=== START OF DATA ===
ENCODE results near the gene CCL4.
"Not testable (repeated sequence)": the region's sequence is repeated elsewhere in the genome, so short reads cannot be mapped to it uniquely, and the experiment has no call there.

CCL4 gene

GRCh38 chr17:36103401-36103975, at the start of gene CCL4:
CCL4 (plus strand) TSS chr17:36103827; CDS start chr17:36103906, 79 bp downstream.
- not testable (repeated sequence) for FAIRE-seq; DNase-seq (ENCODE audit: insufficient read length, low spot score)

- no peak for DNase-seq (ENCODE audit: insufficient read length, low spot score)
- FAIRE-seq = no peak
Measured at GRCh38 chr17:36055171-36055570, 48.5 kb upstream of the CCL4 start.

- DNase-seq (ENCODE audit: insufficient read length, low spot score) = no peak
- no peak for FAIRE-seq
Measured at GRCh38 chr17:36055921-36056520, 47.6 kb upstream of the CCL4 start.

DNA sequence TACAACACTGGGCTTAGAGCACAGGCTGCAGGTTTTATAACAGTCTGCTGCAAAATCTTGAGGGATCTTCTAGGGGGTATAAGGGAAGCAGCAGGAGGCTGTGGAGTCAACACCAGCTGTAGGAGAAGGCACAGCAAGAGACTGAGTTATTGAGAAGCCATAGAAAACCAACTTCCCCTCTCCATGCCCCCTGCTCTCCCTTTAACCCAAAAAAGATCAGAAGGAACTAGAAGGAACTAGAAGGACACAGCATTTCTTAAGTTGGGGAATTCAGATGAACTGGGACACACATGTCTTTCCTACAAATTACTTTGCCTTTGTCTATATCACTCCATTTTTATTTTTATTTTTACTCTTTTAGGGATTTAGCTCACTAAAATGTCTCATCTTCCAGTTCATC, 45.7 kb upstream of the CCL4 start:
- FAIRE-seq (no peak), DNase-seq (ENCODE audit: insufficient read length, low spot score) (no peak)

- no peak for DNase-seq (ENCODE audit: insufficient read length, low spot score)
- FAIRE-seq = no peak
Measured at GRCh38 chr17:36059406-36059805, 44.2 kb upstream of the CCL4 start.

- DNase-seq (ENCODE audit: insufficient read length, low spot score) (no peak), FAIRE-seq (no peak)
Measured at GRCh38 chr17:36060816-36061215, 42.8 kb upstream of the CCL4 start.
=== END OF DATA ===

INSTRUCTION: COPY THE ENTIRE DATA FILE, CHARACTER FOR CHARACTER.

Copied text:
ENCODE results near the gene CCL4.
"Not testable (repeated sequence)": the region's sequence is repeated elsewhere in the genome, so short reads cannot be mapped to it uniquely, and the experiment has no call there.

CCL4 gene

GRCh38 chr17:36103401-36103975, at the start of gene CCL4:
CCL4 (plus strand) TSS chr17:36103827; CDS start chr17:36103906, 79 bp downstream.
- not testable (repeated sequence) for FAIRE-seq; DNase-seq (ENCODE audit: insufficient read length, low spot score)

- no peak for DNase-seq (ENCODE audit: insufficient read length, low spot score)
- FAIRE-seq = no peak
Measured at GRCh38 chr17:36055171-36055570, 48.5 kb upstream of the CCL4 start.

- DNase-seq (ENCODE audit: insufficient read length, low spot score) = no peak
- no peak for FAIRE-seq
Measured at GRCh38 chr17:36055921-36056520, 47.6 kb upstream of the CCL4 start.

DNA sequence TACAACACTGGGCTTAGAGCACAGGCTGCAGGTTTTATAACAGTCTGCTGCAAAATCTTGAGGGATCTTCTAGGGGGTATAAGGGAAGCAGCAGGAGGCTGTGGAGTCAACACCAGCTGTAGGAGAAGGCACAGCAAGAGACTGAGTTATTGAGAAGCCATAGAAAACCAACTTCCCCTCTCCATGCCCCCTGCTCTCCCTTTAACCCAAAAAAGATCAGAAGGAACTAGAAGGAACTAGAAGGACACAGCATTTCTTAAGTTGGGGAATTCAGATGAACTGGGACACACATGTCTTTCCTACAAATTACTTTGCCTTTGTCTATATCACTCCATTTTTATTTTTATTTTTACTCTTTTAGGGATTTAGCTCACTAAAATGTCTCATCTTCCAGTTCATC, 45.7 kb upstream of the CCL4 start:
- FAIRE-seq (no peak), DNase-seq (ENCODE audit: insufficient read length, low spot score) (no peak)

- no peak for DNase-seq (ENCODE audit: insufficient read length, low spot score)
- FAIRE-seq = no peak
Measured at GRCh38 chr17:36059406-36059805, 44.2 kb upstream of the CCL4 start.

- DNase-seq (ENCODE audit: insufficient read length, low spot score) (no peak), FAIRE-seq (no peak)
Measured at GRCh38 chr17:36060816-36061215, 42.8 kb upstream of the CCL4 start.